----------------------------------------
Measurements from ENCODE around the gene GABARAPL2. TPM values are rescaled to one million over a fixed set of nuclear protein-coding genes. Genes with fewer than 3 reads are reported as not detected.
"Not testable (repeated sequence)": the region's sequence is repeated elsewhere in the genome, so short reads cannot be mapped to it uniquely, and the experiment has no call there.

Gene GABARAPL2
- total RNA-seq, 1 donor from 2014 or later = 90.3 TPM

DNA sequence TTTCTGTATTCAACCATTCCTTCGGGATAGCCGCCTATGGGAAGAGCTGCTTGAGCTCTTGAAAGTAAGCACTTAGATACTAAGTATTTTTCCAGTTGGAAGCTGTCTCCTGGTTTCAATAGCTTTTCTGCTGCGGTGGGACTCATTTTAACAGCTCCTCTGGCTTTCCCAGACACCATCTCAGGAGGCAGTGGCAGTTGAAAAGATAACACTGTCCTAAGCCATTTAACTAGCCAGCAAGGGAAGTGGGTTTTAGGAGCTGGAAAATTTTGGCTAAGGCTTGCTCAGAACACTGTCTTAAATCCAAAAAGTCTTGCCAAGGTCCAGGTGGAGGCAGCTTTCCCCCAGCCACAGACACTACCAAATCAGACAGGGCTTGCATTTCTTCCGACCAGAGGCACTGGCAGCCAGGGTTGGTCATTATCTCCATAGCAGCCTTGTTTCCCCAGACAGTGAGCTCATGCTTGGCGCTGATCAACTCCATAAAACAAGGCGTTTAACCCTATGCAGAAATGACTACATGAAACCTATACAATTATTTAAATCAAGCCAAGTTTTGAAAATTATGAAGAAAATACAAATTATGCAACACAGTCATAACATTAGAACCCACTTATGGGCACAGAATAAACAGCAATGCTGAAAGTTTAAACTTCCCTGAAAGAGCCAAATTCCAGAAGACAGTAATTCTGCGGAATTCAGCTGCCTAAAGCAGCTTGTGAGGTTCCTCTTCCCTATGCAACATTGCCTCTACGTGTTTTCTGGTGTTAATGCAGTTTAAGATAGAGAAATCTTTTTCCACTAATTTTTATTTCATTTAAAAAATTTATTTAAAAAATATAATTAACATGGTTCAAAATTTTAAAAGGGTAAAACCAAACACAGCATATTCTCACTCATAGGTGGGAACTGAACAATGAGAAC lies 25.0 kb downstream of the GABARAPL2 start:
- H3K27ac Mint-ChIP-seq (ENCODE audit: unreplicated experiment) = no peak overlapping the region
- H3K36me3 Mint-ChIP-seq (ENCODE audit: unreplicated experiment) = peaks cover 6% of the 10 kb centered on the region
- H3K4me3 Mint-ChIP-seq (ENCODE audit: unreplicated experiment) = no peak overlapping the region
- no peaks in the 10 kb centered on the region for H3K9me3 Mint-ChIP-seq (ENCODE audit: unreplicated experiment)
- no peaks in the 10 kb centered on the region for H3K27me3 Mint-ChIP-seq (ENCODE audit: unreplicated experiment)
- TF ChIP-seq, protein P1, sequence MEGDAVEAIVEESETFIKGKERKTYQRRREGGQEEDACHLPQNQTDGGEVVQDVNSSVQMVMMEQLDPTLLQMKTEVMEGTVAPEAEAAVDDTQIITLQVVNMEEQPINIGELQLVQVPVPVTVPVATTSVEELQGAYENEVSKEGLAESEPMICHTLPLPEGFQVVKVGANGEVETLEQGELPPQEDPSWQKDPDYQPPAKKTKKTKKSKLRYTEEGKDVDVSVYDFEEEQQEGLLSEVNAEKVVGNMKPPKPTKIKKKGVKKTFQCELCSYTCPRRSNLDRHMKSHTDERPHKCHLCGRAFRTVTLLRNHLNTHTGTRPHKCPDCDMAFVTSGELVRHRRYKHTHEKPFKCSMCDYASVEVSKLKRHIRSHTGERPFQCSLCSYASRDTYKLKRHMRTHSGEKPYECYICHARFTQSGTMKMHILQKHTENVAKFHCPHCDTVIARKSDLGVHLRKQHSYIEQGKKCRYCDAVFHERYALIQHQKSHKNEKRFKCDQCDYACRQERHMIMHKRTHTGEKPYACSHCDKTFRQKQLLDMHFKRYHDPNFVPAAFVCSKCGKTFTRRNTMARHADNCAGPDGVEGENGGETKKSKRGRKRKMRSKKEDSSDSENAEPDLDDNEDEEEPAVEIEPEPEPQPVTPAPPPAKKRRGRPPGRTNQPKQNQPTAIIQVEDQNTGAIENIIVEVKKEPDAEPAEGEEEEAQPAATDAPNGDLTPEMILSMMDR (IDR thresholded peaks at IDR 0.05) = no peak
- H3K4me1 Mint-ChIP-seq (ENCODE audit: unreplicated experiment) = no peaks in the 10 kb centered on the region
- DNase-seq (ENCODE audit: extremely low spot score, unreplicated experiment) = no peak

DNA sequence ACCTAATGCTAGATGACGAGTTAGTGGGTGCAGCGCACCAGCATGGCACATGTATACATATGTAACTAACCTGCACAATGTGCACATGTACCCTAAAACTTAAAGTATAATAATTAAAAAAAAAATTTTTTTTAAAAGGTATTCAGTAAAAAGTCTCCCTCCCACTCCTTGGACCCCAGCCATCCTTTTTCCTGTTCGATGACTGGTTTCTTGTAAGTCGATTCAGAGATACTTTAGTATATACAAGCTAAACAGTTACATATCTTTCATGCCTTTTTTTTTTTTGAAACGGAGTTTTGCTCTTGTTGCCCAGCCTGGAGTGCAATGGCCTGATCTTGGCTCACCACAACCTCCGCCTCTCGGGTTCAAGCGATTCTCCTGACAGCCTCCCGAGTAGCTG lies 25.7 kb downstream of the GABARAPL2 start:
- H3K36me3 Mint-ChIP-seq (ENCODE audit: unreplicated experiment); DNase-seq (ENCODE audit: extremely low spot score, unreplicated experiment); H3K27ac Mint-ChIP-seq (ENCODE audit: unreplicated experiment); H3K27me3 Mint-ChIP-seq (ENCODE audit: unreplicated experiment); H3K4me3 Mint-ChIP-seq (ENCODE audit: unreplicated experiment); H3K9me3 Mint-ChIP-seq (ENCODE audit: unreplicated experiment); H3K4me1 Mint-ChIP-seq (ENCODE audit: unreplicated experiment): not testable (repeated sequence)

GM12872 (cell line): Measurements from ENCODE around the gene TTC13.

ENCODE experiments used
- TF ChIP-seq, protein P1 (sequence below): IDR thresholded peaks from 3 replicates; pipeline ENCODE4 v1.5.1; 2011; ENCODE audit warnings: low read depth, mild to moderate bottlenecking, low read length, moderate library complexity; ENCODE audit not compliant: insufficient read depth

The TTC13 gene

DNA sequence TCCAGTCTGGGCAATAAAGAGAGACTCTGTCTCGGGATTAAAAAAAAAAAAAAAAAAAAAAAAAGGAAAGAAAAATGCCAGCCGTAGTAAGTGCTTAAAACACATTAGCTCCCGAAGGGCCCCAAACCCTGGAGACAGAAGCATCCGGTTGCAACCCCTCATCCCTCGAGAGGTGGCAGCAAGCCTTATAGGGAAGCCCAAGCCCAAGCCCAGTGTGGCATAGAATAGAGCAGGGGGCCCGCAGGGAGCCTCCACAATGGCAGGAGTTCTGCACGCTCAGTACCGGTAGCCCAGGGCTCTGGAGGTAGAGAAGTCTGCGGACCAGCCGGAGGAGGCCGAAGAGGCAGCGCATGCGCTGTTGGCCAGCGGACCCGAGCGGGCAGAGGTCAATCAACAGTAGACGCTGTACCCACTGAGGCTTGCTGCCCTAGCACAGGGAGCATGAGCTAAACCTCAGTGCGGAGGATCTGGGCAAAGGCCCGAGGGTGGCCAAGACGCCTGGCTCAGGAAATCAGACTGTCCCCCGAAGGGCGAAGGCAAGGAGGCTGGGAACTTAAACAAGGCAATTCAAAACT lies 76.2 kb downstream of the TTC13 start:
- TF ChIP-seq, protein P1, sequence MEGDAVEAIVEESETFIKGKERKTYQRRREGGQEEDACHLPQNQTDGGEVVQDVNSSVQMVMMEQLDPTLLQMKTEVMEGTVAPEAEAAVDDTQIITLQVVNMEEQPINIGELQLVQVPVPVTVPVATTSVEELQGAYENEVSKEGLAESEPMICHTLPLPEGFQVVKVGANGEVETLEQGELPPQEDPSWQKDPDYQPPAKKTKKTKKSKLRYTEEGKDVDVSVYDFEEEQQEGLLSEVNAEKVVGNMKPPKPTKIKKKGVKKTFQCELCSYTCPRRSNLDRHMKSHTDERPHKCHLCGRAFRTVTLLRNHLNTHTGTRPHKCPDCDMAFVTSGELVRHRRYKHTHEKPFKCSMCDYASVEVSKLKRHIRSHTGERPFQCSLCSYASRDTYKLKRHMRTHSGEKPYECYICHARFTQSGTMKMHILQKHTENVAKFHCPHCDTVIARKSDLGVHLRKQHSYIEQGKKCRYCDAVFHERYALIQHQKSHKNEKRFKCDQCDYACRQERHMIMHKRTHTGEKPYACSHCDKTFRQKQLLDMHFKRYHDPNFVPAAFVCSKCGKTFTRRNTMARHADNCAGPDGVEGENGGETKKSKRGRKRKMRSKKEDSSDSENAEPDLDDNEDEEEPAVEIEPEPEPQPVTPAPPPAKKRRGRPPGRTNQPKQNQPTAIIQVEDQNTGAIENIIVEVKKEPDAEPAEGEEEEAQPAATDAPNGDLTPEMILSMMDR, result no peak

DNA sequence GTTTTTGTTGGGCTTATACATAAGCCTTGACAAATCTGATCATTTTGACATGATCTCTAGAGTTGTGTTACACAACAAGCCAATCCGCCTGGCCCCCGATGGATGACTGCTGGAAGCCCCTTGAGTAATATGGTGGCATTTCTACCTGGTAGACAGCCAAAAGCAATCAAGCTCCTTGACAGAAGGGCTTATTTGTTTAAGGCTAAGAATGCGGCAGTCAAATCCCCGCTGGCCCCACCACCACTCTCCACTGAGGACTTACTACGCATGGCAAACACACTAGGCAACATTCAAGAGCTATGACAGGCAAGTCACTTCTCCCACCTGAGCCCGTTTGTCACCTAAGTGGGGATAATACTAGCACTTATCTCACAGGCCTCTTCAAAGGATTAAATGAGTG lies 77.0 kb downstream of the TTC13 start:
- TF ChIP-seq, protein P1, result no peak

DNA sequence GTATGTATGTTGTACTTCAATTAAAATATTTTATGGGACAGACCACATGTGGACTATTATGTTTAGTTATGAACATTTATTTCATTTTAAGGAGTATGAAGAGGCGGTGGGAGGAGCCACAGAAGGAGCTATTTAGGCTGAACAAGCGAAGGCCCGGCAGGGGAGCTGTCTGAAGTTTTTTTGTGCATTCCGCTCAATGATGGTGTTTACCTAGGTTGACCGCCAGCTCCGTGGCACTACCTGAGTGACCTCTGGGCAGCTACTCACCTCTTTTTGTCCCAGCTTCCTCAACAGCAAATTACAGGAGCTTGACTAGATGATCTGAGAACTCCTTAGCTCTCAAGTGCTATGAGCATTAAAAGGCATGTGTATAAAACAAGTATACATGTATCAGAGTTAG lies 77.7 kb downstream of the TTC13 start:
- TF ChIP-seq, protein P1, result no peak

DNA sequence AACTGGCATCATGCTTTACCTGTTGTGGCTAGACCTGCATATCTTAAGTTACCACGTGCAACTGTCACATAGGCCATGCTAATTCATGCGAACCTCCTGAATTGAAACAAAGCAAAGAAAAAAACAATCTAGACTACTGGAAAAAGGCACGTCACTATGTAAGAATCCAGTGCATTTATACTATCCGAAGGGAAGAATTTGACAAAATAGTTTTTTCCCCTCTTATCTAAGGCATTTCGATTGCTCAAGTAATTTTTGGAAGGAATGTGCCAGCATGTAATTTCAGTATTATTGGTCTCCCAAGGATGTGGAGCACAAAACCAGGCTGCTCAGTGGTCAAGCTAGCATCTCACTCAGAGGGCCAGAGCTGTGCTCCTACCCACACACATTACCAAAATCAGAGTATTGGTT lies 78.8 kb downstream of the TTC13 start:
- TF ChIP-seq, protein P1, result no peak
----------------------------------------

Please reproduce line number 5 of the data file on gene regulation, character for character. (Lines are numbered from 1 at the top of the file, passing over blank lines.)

DNA sequence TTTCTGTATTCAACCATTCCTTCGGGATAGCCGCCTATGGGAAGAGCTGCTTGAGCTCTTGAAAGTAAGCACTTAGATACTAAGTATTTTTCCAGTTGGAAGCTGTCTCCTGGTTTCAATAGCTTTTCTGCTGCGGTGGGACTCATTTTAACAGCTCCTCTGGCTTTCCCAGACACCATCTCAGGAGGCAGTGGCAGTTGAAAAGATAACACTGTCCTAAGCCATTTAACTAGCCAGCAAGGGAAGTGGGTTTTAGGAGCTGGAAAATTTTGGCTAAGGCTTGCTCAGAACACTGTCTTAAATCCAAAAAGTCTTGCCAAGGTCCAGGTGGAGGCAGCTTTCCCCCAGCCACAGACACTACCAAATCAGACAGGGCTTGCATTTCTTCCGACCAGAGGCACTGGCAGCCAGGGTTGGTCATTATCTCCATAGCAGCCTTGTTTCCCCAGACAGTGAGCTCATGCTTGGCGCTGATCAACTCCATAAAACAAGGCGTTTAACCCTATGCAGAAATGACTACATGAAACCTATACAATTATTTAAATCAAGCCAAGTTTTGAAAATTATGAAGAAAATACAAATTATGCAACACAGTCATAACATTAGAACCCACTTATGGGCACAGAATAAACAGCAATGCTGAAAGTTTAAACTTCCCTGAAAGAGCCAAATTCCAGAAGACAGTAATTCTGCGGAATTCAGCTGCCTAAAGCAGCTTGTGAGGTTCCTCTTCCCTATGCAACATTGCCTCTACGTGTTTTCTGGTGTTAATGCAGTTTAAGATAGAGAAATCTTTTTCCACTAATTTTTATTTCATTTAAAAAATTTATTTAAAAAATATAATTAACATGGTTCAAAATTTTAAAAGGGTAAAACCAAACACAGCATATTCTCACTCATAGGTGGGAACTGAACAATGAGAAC lies 25.0 kb downstream of the GABARAPL2 start: